In the 6th century AD, the sainted poet Colmcille wrote that it was sweet to be on Ben Eadar. He was referring to Howth Head which features large in poetry, mythology and the history of Ireland.
In the 9th century, exactly 1201 years ago in 821 AD Viking raiders gathered together in a place they named “Hoved” meaning “Head” Some of their descendants undoubtedly still live in Howth, probably in keeping with the maritime culture of the Vikings, belonging to today’s fishing community.
The 20th century versifier, Oliver St John Gogarty, commemorates the Viking raid in his poem Fog Horns.
From the fjords of the North
The fogs belly forth
Like sails of the long ships
That trouble the earth.
They stand with loose sail
In the fords of the Gael:
From Dark Pool to White Ford the surf-light is pale.
The chronicles say
That the Danes in their day
Took a very great prey
Of women from Howth.
I lived from December 1941 to November 1964 on the Hill of Howth, and as a baby, when people in England were reduced to using powdered milk, I was being fed on goat’s milk, bought from the tiniest of farms on the cliffs edge, and on fish caught by trawlers nearby.
By sheer happenstance, after an absence from Dublin for six years, on Saturday April 9, I sat on a chair 100 yards from the cottage where my mother used to buy milk, on a plastic chair three rows behind Uachtaran na Éireann, Michael D Higgins, his wife Sabina, various politicians and the Chief of Staff of the Irish Defence Forces
During World War II the Irish signalled their wish to be non-participants, by spelling the word EIRE in whitewashed stones over high points on her coasts to indicate to belligerent aircraft crew that they wanted no part in their war. Each sign was accompanied with a numeral in white washed stones, so that the pilots would know in which direction to head, thus finding their way home safely without endangering neutrals.
On Howth Head, on the North Arm of Dublin Bay, from 1945 onwards the ‘Eire’ sign was progressively covered over by vegetation, sinking out of view until a gorse fire partially uncovered it in the 1980s.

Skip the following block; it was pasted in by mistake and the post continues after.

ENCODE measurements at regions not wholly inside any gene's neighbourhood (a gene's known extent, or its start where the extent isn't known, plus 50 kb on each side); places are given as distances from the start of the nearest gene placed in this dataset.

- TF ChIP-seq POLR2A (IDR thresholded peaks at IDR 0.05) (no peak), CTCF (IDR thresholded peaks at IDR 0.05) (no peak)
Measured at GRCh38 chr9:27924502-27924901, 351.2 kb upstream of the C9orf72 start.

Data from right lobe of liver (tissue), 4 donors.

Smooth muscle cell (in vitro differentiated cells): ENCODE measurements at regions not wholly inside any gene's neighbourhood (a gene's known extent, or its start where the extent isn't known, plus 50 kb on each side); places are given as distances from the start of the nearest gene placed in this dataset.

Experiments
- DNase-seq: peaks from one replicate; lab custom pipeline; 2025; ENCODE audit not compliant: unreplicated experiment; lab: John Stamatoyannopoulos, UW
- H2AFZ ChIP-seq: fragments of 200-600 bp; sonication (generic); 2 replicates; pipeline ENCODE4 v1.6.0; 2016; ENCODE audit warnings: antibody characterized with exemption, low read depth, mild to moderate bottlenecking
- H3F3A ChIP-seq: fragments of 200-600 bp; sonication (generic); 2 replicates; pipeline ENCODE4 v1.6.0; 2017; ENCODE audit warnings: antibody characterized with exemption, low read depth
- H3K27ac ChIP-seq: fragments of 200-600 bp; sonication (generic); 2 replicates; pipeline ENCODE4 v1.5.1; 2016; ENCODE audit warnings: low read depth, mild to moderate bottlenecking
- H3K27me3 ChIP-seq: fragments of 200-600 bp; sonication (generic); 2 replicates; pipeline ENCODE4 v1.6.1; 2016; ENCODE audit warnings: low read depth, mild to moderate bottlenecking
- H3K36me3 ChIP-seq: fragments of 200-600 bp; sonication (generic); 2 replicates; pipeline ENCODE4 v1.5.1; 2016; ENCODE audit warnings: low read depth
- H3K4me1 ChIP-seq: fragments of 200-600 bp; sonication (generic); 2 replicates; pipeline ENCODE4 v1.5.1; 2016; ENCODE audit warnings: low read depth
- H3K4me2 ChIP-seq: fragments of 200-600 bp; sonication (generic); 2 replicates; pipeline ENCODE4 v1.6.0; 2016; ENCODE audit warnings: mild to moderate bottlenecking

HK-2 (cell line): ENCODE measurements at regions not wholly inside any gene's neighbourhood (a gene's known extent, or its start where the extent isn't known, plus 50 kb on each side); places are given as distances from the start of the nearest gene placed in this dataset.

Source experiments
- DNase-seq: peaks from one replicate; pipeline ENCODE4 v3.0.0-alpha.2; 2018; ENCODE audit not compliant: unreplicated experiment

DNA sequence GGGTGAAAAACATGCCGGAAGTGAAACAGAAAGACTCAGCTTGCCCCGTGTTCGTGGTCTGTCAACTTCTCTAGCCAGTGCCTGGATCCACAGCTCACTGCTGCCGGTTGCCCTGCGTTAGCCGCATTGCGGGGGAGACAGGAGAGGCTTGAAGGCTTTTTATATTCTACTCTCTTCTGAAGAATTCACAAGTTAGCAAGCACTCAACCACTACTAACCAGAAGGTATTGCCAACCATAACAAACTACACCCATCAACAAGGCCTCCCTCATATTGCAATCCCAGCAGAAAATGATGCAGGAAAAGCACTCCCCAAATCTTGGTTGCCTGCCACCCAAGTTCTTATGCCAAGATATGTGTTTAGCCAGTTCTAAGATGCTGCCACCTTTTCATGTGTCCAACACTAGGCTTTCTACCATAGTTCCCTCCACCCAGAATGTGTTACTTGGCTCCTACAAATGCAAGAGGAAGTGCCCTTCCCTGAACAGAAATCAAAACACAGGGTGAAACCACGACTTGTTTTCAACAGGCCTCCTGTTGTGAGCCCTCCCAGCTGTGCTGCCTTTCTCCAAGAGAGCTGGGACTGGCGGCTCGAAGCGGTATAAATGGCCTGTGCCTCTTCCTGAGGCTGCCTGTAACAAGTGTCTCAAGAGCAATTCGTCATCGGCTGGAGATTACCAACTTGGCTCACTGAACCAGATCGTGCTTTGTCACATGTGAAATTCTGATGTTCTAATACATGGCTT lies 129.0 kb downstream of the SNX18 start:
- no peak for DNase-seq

Somebody recognised its significance and over the years local groups set about clearing the site with the aim of its restoration to its pristine glory.
There were about four anti-aircraft batteries around Dublin Bay during the war, and only two others in the State. One was about 400 yards from the sign.
The State, had no arms industry and was forbidden by its former occupier from purchasing arms other than from Britain. And Britain was not anxious to sell many to Ireland. Poor, and depopulated after nearly 700 years of British occupation, the Irish were reliant on their wits to merely survive during World War II, even when not re-occupied by their old enemy, nor invaded by new ones.
They not merely survived , but thrived, for both leaders and other citizens matched wit with backbone.
The restoration of the “EIRE 6” Sign and its unveiling as a National Monument was planned and scheduled long before the current Emergency in Europe, and fortuitously, it fell on President Michael D. Higgins to do the unveiling.
A simple ceremony included the Presidential Salute, an air on the uilleann pipes by a local, maestro, short speeches by those involved with the project, and a superb speech by the president, in Irish and English. He called for less bellicose rhetoric from politicians, stressing the constructive role which can be played by neutral nations in persuading warring ones to settle disputes by diplomacy.
He was, of course following principles which the electorate had pledged the State to, when they enacted the Constitution in 1937 together with practices adhered to most notably by Éamon de Valera and Frank Aiken over many decades.